T-SQL Tuesday #20 : T-SQL Best Practices
T-SQL Tuesday, the invention of Adam Machanic (@AdamMachanic), is what he calls a recurring, revolving blog party. Each month, a new host picks a topic, invites bloggers of all levels to join in, and then after all the submissions are in, writes a summary of all of the entries. This encourages people to participate in the community more frequently, sometimes helping them get their feet wet in a topic they're not already familiar with, and I suspect that everyone involved learns a little something each time.
This month, T-SQL Tuesday #20 is hosted by Microsoft's Amit Banerjee (@banerjeeamit), and the topic he chose is T-SQL Best Practices. I like this topic choice because I have long been a proponent of using positive, consistent practices and kicking all those bad habits. I put out a number of "bad habits" posts here about a year ago, wrote a compressed chapter on this topic for the upcoming SQL Server MVP Deep Dives Volume 2 title, and will be presenting a similarly-themed PASS Summit 2011 session. It's certainly easy to point out bad habits, like SELECT *, and encourage folks to stay away from them. I think it's equally easy to point out some *good* habits that people can incorporate into their coding mantra, whether they be for performance reasons, readability / maintainability reasons, or both. So, my T-SQL Tuesday entry is going to list out a few of these good habits, and explain why I think you should be making them part of your natural coding style.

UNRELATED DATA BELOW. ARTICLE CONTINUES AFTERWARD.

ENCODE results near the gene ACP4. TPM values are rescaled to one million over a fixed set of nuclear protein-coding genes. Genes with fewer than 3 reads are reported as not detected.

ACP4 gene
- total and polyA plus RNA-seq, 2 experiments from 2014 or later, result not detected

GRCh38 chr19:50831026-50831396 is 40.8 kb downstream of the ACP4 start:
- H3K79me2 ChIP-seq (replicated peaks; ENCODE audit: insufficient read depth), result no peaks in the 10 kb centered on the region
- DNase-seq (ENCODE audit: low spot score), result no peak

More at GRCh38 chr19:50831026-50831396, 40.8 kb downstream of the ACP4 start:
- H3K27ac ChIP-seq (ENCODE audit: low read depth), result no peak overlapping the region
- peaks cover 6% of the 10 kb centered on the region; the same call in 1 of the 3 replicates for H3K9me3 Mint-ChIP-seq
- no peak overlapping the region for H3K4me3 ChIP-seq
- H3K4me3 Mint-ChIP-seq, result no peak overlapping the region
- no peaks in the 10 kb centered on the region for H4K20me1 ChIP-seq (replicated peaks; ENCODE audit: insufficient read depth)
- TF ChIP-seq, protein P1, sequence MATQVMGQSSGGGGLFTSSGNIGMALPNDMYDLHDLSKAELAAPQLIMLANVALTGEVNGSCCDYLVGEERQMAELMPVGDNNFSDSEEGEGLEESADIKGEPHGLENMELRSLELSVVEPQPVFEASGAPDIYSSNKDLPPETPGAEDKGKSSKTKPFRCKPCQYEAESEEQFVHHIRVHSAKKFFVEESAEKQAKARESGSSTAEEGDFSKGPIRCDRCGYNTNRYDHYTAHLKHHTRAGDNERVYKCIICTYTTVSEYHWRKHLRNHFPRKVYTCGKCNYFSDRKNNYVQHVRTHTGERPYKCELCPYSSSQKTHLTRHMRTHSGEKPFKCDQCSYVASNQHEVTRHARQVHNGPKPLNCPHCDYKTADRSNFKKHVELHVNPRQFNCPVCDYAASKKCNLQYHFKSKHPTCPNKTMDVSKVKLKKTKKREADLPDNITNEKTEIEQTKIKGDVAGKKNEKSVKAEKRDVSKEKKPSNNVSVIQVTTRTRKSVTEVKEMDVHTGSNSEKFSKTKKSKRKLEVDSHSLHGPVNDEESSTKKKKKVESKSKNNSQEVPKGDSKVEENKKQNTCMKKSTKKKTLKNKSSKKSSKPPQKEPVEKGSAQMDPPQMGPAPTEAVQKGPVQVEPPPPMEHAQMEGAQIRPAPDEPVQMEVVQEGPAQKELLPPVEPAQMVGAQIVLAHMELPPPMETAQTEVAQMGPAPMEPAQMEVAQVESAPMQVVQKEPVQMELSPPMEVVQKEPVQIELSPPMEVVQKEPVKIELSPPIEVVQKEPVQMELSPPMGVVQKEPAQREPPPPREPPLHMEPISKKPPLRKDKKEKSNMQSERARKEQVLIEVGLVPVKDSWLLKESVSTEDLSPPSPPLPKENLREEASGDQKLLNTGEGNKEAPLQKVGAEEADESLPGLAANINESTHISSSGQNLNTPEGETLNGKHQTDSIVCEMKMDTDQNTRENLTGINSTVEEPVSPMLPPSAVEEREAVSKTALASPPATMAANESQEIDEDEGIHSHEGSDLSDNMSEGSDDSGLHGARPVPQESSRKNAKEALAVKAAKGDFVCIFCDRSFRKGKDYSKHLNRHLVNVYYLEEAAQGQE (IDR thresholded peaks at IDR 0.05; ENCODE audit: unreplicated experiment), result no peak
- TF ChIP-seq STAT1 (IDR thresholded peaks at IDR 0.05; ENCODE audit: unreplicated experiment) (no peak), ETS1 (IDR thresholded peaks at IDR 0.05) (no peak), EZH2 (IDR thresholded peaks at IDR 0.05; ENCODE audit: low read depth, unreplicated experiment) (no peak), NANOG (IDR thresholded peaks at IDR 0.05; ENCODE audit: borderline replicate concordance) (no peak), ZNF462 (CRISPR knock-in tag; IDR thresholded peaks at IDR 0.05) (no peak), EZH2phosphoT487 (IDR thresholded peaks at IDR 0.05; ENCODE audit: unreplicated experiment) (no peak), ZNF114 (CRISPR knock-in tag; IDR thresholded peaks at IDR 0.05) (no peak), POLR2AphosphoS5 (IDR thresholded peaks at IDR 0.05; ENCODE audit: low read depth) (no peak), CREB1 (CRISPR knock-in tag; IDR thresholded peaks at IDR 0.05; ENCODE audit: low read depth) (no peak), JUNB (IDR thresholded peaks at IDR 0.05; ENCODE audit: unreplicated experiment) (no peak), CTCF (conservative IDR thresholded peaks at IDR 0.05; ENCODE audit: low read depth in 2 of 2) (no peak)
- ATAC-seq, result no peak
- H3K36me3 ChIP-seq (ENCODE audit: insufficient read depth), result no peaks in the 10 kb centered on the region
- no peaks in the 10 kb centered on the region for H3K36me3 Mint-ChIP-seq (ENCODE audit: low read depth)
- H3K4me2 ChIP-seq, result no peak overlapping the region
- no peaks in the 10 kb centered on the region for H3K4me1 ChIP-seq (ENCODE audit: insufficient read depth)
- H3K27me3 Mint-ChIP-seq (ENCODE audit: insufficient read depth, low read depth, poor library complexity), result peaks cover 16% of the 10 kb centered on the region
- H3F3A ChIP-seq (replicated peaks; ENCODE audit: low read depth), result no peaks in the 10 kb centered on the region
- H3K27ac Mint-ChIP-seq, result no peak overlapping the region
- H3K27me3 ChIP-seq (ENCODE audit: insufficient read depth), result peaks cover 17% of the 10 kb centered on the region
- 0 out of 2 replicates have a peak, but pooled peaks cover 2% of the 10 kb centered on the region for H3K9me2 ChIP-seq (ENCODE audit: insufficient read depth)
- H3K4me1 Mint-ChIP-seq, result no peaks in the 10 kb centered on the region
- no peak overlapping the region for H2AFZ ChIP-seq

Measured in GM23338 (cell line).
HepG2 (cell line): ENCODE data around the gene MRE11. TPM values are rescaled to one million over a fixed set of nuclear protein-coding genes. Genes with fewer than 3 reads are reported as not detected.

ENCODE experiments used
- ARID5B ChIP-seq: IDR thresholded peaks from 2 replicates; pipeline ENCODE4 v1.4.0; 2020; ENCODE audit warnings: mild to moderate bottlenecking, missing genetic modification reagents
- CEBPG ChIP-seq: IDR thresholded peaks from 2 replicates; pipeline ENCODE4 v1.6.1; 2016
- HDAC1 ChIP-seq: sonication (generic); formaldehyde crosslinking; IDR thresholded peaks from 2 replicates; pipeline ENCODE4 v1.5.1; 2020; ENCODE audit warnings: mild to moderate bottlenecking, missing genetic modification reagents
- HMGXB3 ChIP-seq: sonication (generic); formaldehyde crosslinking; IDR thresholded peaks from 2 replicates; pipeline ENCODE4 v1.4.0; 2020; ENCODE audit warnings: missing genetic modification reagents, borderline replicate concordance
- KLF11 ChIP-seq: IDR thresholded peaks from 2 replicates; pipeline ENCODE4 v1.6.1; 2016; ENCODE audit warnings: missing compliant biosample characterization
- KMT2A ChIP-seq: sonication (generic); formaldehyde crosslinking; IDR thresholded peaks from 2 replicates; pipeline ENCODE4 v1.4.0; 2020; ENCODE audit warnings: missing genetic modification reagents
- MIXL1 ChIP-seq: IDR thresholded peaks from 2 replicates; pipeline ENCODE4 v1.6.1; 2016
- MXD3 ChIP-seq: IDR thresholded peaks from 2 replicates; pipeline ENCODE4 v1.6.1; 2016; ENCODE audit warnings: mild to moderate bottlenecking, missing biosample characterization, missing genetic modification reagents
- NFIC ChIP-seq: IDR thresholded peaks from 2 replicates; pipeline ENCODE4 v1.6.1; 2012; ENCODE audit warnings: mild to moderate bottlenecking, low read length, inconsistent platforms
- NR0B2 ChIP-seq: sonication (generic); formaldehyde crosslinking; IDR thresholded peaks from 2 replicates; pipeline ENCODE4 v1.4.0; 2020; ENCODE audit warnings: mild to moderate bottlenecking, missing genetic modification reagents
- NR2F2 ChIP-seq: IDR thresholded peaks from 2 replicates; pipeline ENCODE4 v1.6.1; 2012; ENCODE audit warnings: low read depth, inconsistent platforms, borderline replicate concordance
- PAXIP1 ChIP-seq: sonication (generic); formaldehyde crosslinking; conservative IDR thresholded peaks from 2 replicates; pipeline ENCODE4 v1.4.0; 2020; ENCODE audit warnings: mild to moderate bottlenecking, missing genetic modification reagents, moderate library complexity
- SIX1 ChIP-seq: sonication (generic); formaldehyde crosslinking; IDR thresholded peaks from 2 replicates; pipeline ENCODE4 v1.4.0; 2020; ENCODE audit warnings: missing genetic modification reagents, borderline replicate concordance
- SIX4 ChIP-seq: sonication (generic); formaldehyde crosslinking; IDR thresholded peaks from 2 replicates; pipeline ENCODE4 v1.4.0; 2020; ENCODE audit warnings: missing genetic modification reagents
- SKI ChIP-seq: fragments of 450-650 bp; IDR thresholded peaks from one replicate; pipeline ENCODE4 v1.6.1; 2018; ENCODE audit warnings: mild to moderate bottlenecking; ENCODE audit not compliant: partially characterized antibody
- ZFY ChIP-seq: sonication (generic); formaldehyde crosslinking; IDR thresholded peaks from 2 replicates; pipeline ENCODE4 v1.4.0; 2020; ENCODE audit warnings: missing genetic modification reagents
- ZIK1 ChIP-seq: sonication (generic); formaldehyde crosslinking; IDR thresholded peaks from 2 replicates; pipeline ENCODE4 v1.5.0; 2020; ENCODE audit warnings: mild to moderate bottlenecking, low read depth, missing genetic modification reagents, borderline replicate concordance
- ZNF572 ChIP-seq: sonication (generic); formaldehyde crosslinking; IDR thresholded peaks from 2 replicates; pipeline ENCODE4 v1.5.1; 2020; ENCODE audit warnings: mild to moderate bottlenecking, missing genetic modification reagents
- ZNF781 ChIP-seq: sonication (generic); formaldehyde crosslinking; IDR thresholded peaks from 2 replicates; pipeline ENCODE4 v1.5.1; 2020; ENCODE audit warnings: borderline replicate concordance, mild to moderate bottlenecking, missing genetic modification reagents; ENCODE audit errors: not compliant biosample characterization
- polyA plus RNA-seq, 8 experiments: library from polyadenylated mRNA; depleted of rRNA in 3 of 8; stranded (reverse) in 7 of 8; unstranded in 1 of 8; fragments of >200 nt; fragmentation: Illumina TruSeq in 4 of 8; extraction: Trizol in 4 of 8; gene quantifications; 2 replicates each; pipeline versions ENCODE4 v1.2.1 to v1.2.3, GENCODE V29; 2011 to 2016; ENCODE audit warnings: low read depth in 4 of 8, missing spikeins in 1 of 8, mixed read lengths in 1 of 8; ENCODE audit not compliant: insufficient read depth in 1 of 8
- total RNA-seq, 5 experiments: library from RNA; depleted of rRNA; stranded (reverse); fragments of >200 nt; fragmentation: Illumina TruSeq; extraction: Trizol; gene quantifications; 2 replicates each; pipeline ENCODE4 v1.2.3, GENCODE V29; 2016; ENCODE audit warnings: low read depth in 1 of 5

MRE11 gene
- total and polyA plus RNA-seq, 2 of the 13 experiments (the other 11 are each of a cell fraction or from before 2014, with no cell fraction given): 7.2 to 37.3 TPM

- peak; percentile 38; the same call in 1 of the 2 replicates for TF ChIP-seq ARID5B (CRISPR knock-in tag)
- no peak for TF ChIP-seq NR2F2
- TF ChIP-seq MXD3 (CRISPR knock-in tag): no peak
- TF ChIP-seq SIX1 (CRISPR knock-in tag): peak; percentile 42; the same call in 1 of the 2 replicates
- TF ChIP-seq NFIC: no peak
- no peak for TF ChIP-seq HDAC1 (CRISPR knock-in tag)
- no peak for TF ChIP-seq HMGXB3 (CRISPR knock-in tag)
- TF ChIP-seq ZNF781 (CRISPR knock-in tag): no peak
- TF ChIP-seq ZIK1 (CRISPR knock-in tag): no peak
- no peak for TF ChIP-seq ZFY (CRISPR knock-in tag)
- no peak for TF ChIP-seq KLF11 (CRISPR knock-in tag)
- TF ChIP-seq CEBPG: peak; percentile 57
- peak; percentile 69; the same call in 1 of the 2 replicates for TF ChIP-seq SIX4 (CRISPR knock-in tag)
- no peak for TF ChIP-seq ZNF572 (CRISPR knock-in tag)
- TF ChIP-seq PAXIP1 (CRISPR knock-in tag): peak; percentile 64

Always use statement terminators
I wrote about this back in 2009, where I explained that CTEs (starting in 2005) and MERGE (starting in 2008) require the previous statement to be properly terminated with a semi-colon. I also explained that Microsoft will eventually not allow statements without a proper terminator at all (though I admit). SQL Server "Denali" introduces a new command which requires the previous statement to properly terminated: THROW (I wrote about this back in November).
As more and more keywords are added to Transact-SQL, you will find more and more cases where this requirement will be in place. I suspect that we'll all be tired of the syntax error messages and be doing this instinctively long before Microsoft makes it mandatory, but why not start now? As with many other habits, I don't advocate going back and correcting your entire codebase. But if you're refactoring code (for example, to move from RAISERROR to THROW in Denali), and you add those semi-colons on the statements that now precede those lines, you may as well add all the semi-colons applicable to the stored procedure.
Always set isolation level at query level, rather than as a table hint